Tag: research

Chemical warfare’s history casts dark shadow today

Chemical warfare’s history casts dark shadow today

The use of chemical warfare is the topic of a one-day symposium organized by Joseph Gal for the upcoming American Chemical Society’s National Meeting and Exposition in Denver. A professor of medicine and pathology at the CU Anschutz Medical Campus, Gal’s specialties include historical aspects of science and medicine.

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CU-Boulder technology for thin electronics commercialized by Kelvin Thermal

CU-Boulder technology for thin electronics commercialized by Kelvin Thermal

Kelvin Thermal Technologies and the University of Colorado have executed an exclusive license agreement that will allow the company to develop and market thermal management technologies that could enable the development of ultra-thin and flexible smartphones, wearable electronics and other commercial and military systems. As computers, smartphones and other systems become more advanced and consume [...]

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Clauset study: Alma mater’s prestige highly predictive of faculty placement

Clauset

Aaron Clauset, assistant professor of computer science at CU-Boulder, was the lead author of a study that found that small differences in institutional prestige have an enormous impact on the likelihood that a person who graduates with a doctoral degree will land a coveted faculty job. The advantage of alma mater prestige in finding a [...]

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Thayer publishes on stress of racial discrimination during pregnancy

Zaneta Thayer, assistant professor of Anthropology, College of Liberal Arts and Sciences at CU Denver, recently published two articles addressing effects of stress during pregnancy. One article, “Ethnic Discrimination Predicts Poor Self-rated Health and Cortisol in Pregnancy: Insights From New Zealand,” is in Social Science and Medicine. It looks at the relationship between a woman’s [...]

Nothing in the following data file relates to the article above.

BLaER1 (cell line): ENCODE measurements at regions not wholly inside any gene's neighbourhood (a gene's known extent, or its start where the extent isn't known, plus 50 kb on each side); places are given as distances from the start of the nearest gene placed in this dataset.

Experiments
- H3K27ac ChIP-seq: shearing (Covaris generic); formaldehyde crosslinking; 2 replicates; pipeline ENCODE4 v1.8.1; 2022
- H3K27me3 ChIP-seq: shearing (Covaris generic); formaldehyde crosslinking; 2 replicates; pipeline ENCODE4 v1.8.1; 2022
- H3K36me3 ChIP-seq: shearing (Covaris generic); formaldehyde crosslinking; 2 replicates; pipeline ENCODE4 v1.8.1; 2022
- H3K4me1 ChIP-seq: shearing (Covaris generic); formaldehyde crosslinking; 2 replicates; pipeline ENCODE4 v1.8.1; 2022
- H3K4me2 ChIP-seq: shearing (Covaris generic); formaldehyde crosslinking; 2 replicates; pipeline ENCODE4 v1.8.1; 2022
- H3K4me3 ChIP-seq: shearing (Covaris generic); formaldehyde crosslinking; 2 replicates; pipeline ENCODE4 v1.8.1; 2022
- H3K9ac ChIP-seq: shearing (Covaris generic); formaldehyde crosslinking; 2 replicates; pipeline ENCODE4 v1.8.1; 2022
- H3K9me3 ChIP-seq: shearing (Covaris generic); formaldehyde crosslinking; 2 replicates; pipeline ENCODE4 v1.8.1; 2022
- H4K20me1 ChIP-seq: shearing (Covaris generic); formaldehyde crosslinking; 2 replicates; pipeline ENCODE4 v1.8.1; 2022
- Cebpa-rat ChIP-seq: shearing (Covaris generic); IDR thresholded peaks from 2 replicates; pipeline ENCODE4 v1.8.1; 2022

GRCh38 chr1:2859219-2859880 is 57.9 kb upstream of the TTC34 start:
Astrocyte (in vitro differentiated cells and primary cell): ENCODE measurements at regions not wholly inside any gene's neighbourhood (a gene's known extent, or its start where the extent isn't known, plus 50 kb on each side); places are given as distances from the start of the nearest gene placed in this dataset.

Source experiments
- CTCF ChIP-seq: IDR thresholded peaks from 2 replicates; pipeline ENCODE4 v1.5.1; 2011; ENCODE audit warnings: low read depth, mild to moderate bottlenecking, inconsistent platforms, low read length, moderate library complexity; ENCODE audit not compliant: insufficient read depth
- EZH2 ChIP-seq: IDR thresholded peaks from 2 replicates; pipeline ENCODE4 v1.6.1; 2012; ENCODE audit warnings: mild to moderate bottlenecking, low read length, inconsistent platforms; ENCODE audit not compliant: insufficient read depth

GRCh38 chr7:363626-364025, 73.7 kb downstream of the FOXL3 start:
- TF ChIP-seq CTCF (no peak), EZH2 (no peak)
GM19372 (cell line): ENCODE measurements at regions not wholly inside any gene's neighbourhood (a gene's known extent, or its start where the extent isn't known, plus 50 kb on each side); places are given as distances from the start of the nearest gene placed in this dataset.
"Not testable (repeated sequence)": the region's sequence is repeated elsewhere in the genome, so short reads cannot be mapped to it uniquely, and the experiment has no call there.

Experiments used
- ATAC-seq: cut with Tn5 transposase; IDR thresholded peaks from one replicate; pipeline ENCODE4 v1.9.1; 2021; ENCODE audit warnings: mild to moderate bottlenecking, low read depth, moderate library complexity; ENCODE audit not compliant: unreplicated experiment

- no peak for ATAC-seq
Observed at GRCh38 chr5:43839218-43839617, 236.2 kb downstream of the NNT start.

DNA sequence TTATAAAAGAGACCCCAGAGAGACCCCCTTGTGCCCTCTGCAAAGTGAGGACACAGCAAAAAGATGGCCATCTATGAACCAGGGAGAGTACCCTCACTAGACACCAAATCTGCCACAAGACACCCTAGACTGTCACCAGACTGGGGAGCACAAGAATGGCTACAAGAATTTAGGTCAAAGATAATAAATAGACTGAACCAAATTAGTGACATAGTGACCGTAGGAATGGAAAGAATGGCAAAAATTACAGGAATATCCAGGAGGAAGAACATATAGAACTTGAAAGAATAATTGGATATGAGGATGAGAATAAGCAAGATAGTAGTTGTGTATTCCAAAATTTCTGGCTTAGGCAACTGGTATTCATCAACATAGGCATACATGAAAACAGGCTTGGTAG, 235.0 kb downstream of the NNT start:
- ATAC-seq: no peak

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Butler featured in video on how math models predict storms

Troy Butler, assistant professor in the Department of Mathematical and Statistical Science, College of Liberal Arts and Sciences at CU Denver, is in a new video detailing how to improve the predictive capabilities of mathematical models that can help in severe storm forecasting. The Society for Industrial and Applied Mathematics (SIAM) produced the video featuring [...]

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Five questions for Rebecca Laroche

Five questions for Rebecca Laroche

While in graduate school, UCCS professor Rebecca Laroche became interested in women writers in literary history. As she focused on literature from the 16th and 17th centuries, she began researching women’s roles in medicine and found there were just as many women in medicine as men.

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Is there harm in sexting?

Sexting Panic: Rethinking Criminalization, Privacy, and Consent (Feminist Media Studies)

A new book released this week by CU Denver’s Amy Hasinoff examines the social conversations around sexting. In it, she discusses how teenage sexting – sending sexually explicit images or text messages over cell phones and social media – is thought about, talked about and regulated.

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$10 million grant to support pulmonary hypertension study

$10 million grant to support pulmonary hypertension study

A team of physicians and scientists led by a pulmonologist at the University of Colorado School of Medicine at the CU Anschutz Medical Campus has been awarded a $10.2 million, four-year federal grant to support a lung bank that will provide improved research opportunities into the causes and potential treatments for lung disease. Mark Geraci, [...]

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CU technology providing hope for patients with liver disease

CU technology providing hope for patients with liver disease

A promising new test developed at CU Anschutz and HepQuant LLC may enable a physician to detect liver disease, measure the severity of the disease, and predict risk for future complications. HepQuant is among the 141 startup companies sprung from CU technology discoveries over the past two decades.

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New study details how cocaine really works in the brain, offers possibility of drug to treat addiction

New study details how cocaine really works in the brain, offers possibility of drug to treat addiction